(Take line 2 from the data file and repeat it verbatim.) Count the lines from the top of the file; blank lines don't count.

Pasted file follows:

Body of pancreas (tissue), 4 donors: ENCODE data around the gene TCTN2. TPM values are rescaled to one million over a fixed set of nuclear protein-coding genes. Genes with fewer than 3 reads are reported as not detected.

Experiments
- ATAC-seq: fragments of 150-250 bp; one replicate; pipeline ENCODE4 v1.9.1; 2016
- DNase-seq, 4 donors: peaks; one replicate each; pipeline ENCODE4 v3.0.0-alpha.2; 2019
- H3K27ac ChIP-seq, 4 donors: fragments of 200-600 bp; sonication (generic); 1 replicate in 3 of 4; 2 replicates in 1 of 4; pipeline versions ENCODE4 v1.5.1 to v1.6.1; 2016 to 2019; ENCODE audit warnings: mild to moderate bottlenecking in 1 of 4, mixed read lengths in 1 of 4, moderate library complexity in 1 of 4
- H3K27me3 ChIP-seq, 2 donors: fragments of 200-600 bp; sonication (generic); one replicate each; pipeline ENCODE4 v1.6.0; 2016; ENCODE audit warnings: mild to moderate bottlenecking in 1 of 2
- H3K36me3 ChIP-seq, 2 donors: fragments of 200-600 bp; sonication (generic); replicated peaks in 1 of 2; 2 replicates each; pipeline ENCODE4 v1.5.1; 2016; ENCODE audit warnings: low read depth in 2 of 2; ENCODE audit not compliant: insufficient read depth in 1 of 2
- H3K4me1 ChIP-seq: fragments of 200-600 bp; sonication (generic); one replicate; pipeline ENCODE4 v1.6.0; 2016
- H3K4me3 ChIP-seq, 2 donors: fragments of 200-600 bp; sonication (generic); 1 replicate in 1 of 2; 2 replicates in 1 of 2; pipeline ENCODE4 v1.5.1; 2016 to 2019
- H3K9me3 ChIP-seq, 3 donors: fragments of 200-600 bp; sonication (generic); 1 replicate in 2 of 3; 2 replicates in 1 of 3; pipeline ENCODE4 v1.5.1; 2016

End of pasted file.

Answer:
Experiments